WHO Backs Smallpox Virus Experiments

The governing body of the World Health Organization last week approved plans for genetic modification of the smallpox virus, the New York Times reported (see GSN, May 17).

The World Health Assembly also supported distributing smallpox samples to additional laboratories for research. Stocks of the virus are now kept at two sites, one in the United States and the other in Russia.

Experiments are hoped to lead to new detection methods for smallpox and treatments for the virus, the Times reported. Researchers would be required to submit details on their work and their security efforts before beginning the experiments.

A member of a WHO advisory committee said he does not expect the panel to approve any projects before its annual meeting in November.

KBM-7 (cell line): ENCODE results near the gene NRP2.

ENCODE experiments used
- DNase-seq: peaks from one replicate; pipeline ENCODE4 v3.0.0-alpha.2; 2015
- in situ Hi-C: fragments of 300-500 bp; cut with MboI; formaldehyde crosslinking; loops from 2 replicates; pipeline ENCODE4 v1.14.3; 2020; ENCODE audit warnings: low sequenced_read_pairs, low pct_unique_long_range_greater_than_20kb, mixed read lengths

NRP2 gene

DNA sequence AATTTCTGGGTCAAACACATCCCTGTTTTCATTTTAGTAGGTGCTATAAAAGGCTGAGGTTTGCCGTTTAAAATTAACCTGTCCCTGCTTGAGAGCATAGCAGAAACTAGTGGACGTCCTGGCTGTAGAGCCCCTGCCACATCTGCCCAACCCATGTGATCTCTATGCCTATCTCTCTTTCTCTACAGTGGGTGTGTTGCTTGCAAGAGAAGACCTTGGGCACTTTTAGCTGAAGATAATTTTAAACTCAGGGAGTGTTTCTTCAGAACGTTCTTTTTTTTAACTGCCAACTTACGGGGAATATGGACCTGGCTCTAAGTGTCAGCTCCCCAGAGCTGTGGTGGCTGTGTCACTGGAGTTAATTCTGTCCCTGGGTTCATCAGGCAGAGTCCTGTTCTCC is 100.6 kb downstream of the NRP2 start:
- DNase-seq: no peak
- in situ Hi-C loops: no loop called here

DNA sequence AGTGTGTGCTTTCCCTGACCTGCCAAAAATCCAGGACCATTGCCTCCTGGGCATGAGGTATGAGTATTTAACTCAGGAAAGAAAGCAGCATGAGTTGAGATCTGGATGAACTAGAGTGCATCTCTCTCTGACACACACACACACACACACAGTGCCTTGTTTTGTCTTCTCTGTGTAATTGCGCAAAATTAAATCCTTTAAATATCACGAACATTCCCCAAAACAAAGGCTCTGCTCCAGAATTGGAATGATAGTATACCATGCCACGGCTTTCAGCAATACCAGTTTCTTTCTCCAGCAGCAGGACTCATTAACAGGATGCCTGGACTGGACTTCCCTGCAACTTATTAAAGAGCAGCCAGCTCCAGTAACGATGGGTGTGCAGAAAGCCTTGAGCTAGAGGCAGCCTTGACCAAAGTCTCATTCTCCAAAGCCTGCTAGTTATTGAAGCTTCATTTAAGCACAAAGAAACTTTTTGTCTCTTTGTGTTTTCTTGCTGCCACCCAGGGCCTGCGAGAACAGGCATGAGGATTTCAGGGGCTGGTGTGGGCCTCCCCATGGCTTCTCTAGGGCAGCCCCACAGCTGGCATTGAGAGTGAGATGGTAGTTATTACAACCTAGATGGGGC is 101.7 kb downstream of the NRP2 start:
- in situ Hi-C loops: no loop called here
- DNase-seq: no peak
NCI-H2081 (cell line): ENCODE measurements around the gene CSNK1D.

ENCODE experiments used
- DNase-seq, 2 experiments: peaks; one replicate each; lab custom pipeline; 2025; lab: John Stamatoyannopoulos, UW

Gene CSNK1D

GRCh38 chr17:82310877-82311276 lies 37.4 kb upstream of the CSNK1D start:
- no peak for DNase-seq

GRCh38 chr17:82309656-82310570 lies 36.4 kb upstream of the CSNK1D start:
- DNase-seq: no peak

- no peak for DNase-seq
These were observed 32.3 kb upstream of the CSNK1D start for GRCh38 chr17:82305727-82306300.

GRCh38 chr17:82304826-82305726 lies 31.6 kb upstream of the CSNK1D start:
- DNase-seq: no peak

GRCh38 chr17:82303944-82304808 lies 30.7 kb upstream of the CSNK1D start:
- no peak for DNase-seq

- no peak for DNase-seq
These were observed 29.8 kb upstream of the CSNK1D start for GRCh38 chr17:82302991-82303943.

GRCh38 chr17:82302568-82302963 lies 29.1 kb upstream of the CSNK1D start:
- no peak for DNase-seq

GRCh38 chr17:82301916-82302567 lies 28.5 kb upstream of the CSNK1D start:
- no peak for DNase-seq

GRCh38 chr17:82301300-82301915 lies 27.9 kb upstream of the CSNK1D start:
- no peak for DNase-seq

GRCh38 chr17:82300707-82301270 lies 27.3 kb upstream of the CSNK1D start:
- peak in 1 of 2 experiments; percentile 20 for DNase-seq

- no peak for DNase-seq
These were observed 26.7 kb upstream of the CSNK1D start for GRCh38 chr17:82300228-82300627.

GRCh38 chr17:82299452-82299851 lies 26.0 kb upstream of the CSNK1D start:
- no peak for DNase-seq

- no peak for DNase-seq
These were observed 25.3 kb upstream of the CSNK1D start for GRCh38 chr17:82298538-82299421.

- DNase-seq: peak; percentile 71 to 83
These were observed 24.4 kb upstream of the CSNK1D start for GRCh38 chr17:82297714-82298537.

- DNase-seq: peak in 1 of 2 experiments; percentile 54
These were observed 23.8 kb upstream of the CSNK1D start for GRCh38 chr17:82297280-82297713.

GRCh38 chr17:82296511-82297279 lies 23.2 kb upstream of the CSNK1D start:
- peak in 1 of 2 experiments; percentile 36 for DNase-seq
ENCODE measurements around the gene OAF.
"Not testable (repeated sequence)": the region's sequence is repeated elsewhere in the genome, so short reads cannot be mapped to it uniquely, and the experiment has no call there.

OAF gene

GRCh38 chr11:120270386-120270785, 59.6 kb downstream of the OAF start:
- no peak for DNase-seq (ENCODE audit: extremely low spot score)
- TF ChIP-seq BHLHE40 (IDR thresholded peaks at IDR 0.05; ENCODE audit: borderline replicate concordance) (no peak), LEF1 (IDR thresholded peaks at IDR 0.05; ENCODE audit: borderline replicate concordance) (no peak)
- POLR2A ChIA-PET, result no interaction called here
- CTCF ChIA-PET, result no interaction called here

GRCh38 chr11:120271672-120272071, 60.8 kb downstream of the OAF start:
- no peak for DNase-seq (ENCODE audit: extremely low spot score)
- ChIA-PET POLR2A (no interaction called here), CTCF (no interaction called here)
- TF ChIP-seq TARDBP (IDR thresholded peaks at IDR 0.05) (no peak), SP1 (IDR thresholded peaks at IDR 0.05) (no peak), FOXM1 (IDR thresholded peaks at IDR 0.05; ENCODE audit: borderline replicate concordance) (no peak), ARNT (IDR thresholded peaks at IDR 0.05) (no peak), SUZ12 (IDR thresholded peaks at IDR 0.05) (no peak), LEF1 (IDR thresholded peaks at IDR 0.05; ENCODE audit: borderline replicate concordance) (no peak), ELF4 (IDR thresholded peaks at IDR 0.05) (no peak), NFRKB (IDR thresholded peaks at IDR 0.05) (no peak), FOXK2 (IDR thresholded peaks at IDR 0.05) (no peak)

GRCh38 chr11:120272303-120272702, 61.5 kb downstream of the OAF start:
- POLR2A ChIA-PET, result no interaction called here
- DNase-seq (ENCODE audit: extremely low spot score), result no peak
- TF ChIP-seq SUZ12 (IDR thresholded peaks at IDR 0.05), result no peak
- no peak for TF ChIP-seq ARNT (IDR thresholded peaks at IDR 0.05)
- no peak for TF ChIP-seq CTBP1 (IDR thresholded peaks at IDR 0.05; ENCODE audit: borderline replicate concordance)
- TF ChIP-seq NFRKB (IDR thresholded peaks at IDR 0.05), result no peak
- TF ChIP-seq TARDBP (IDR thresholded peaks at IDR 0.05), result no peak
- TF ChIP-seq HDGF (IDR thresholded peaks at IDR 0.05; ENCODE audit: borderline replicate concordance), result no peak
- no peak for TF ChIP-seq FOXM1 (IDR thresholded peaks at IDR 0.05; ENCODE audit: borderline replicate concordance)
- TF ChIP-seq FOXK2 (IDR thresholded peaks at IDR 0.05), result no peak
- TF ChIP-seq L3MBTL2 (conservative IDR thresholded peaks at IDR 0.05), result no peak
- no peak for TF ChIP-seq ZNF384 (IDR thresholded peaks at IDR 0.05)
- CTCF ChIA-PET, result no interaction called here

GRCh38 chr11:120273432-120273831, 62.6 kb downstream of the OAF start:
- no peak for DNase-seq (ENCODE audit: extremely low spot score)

The assembly last week also approved plans to develop a 33.5 million-dose stockpile of smallpox vaccine to treat victims of a natural outbreak or terrorist incident, the Times reported (Lawrence Altman, New York Times, May 21).

Governing body members held off on a decision on whether to destroy all stocks of the smallpox virus, Agence France-Presse reported Friday.

The need to focus on smallpox countermeasures took precedence, given concerns that virus samples might secretly be held outside of the two laboratories, officials said.

“The long-term aim of the WHO and the assembly is to destroy this virus, that’s clear,” said WHO disease expert Mike Ryan.

“The question from a public health point of view is do we know enough about the virus, do we have the correct antivirals, do we have safe and effective vaccines, and effective and rapid diagnostics,” he added (Agence France-Presse/Yahoo!News, May 20).